Tested: Three Budget-Friendly Reticle Leveling Systems

The Segway Reticle Leveler is handy, easy to use, and won’t break the bank.

I hate mounting scopes. From applying the proper torque weight to finding the proper eye relief to lapping the rings, installing a scope drives the type-A perfectionist in me insane. The worst part? Leveling the reticle. By the conclusion of that process, I’m more likely to have pulled an eye muscle squinting through the scope than I am to have aligned the reticle perpendicular to the bore’s X-axis.

Fed up with eyeballing and Home Depot bubble levels, I finally reached out to Wheeler Engineering and Straight Shot, LLC. Both companies have designed devices that, ostensibly, take the guesswork out of reticle leveling. These aren’t the only options on the market: Badger Ordnance and Arisaka Defense offer similar products. But the Level Level Level, the Professional Leveling System, and the Segway Reticle Leveler are among the most cost-effective options and, in my experience, the most ubiquitous.

Does Leveling a Scope’s Reticle Really Matter?

The short answer is, “It depends.” Within about 200 yards, a very slight cant to your reticle won’t dictate whether you take down a whitetail. Beyond that, and especially if you’re shooting for precision accuracy, even a small cant will throw off your point of impact.

The science is simple, and I’ve found no better explanation than the video below from the National Shooting Sports Foundation and former Army Ranger sniper team leader Ryan Cleckner:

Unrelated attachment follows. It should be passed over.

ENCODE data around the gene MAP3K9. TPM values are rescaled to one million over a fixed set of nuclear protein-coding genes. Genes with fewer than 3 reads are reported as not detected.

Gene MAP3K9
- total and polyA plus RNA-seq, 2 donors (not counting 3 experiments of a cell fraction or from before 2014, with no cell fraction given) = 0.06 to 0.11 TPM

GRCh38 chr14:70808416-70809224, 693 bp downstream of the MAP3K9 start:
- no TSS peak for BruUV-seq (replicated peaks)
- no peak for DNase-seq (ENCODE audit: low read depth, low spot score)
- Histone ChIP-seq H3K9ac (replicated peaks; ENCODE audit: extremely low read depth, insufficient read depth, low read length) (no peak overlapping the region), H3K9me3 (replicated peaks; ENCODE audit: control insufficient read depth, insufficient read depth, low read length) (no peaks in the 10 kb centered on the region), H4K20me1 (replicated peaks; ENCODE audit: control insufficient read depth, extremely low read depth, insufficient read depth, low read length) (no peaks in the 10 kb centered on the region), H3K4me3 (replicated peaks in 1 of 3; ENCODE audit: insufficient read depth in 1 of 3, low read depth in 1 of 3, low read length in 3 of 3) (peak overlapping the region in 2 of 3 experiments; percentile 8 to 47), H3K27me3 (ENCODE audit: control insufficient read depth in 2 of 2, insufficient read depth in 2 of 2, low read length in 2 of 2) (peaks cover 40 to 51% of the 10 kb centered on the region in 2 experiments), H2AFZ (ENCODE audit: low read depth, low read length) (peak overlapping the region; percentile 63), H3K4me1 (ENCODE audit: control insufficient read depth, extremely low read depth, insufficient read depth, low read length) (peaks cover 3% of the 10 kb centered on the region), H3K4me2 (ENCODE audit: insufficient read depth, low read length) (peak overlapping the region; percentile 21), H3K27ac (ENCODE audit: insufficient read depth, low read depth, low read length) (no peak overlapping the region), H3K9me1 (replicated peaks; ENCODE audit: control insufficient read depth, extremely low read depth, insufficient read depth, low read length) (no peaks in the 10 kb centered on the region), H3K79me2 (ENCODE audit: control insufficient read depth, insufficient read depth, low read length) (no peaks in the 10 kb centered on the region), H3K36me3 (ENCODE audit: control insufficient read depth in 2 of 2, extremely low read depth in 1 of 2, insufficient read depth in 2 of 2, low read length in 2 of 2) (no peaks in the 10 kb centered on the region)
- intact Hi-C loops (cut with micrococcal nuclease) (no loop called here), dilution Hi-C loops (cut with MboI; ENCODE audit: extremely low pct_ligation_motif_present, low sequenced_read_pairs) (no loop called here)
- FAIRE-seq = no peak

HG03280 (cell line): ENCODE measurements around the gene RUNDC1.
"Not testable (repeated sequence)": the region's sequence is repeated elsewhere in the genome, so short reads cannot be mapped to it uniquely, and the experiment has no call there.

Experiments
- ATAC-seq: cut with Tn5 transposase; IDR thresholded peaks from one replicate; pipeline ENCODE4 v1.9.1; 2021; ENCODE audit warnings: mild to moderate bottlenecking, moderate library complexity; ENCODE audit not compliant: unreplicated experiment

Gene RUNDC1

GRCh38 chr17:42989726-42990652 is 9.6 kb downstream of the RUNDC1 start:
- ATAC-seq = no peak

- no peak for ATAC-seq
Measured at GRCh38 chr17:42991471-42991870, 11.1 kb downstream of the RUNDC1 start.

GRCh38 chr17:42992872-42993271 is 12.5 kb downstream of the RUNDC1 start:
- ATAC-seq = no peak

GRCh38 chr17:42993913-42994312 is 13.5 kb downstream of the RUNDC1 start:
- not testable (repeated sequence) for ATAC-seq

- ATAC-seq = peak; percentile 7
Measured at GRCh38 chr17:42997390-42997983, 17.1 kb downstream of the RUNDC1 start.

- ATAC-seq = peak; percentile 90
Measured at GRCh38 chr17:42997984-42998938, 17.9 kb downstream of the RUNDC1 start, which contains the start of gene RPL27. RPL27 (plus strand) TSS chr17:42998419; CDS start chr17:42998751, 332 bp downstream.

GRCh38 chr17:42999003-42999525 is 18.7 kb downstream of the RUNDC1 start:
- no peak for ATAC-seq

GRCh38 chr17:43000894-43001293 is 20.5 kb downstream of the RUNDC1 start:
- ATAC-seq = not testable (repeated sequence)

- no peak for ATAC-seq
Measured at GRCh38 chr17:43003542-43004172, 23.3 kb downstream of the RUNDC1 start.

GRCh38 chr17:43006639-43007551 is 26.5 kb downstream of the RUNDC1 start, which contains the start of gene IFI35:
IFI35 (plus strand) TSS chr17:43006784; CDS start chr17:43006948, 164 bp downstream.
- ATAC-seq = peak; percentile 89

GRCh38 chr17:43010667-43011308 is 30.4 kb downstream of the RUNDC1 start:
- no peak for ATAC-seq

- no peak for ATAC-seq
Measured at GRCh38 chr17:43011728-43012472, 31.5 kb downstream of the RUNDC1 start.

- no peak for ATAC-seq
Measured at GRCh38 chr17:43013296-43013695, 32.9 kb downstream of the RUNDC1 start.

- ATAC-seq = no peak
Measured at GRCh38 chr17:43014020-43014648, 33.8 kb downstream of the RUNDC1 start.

Cleckner’s tutorial highlights the importance of a level rifle, but the same principle applies to the scope. If a shooter levels the reticle for a shot, but the reticle isn’t perpendicular to the bore of the gun, any shots beyond the zero distance won’t correctly compensate for bullet drop and will fly to the right or left. The magnitude of error will depend on how many degrees the scope departs from the level, but anyone shooting for distance needs to get as close to perfect as possible.

Level Up

From left to right: the Segway Reticle Leveler from Straight Shot, LLC, the Wheeler Level Level Level, and the Wheeler Professional Leveling System.

The products below represent three different price points, but none are more expensive than $50. For $13.99 on Amazon, Wheeler’s Level Level Level is the cheapest of the three—and the one most dependent on a suitable firearm.

The Level Level Level works using two levels: the action level and the scope level. Users place the action level in the action and the scope level on the elevation turret to ensure that both the gun and the scope are level with one another.